Politics of Words, Pouran Jinchi

Pouran Jinchi’s art is characterized by an innovative play on calligraphy and script. While her inspiration often emerges from moments of social upheaval and political violence, Pouran translates despair and destruction into a beautifully ethereal visual language. Pouran trained as a classical calligrapher in Iran, before earning a degree in civil engineering at George Washington University in the US. She developed her own artistic approach: her attention to methodology stems from a background as a mathematician, while her formal approach reflects a creative tension between the rigid control of traditional Islamic calligraphy and the fluid spontaneity of Western abstract painting.


We talk to Pouran about inspiration, language, spirituality and the future.




How does your cultural heritage and childhood growing up in Iran influenced your work As an artist, I naturally draw inspiration from my surroundings. As a child growing up in Iran, I was an introvert. The creative process allowed me to create an internal world that was all mine. So, my art is very much driven by my heritage. Later in life, those cultural influences took new dimensions and were reshaped by my life experiences. Emigrating to the US as a student, studying civil engineering, and being a practicing artist in LA and NYC for decades—all of these have in some way inflected my thinking and my artistic practice. I believe we possess many dimensions in our humanity, evolving from a combination of our culture and the environment we live in. I believe we are all more than one thing and capable of being multi-dimensional.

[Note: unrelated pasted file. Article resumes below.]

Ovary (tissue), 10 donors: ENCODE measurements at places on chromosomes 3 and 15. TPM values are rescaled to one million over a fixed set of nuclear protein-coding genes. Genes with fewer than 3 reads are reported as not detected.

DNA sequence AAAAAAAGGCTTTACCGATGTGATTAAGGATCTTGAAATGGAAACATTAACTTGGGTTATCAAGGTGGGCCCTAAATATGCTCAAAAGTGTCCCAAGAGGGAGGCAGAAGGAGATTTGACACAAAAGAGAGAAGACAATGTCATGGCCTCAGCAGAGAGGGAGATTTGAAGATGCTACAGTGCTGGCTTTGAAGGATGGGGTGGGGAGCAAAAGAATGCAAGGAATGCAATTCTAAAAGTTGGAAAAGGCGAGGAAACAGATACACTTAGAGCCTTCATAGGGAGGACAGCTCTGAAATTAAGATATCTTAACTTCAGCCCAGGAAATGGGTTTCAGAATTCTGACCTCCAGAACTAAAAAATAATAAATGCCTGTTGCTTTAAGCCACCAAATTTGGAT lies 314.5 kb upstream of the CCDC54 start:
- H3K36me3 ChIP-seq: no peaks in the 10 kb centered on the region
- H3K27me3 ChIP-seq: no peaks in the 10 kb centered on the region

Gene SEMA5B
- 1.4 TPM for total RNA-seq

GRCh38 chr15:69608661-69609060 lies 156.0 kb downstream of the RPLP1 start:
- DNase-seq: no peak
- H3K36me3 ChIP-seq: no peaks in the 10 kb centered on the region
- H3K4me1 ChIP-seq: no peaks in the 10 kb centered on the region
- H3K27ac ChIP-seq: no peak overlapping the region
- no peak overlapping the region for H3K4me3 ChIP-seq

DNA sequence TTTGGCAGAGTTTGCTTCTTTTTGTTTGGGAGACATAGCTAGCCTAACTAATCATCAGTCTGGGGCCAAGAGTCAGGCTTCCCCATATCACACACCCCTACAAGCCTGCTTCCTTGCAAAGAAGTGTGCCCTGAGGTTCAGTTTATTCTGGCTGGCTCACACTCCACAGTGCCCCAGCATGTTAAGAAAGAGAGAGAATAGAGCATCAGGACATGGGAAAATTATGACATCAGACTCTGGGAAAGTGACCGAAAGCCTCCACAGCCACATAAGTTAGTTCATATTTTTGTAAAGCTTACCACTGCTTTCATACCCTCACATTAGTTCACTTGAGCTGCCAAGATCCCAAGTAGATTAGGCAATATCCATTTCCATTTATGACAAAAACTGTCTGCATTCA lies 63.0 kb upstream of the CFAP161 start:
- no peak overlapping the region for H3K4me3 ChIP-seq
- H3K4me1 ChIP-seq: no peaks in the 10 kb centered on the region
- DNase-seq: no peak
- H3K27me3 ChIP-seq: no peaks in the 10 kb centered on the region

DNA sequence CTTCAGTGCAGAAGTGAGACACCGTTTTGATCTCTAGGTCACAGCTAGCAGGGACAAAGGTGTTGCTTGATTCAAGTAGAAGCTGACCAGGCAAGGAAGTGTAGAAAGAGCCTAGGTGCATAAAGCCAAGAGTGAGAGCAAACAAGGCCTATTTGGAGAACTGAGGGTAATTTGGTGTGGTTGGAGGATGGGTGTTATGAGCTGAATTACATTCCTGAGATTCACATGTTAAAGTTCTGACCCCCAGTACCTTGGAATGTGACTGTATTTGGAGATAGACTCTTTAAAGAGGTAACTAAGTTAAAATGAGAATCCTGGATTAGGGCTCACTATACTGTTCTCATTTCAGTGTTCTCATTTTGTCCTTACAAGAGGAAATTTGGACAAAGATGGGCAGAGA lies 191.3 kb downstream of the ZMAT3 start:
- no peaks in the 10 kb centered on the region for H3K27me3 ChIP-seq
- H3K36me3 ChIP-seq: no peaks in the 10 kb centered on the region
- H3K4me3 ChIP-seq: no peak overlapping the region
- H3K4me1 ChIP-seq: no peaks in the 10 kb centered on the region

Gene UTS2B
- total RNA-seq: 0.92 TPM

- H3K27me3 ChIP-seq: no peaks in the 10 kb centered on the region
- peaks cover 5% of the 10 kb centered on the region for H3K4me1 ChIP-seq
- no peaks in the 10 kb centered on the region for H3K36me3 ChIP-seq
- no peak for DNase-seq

What led your shift in focus from Civil Engineering to become an artist? There is a certain kind of pressure in Iranian society to work in technical fields like medicine and engineering. So, in the 1970s, when I came to the United States for college, I pursued a major in engineering. But I never practiced the profession. I had a career in fashion, working as a window dresser for Saks Fifth Avenue. I was studying and making art all along, but then I reached a point when I decided to devote myself full time to art. There is a certain discipline, an attention to methodology in my art practice that may stem from my math and engineering background. My use of color and pattern, my attention to detail and presentation – these are probably to some extent influences from my time working in fashion.

Your work is based on the traditional forms of Islamic and Persian art, shaped by a contemporary artistic expression. Can you tell us about your process? Every new body of work presents new possibilities to me. I like to experiment with new forms, new materials, and new colors. I think about how the material can add dimension, texture, and color to the work that can help convey meaning. Of course, ultimately, my art takes different meanings based on how other people see the work. That communicative capacity of art is very important to me, for people to be able to see the work through their own lenses and understand it in their own way.



At some level, I think all creativity stems from our own life stories. My art is rooted in my surroundings, in what is happening in the larger world. My own background as an immigrant perhaps heightens my sense of empathy when I see so many affected by war, conflict, and violence. My impulse is to reflect on current events. I read, look at art, listen to music and then all these influences get reworked in my imagination. In a sense, artists are like writers— we take it all in and use it in our work. But as artists, it gets expressed in a visual sense. So, the concepts that stimulate my art are a combination of autobiography, my research, the imagination, and a basic empathy towards suffering, pain, and injustice that I see in the contemporary world.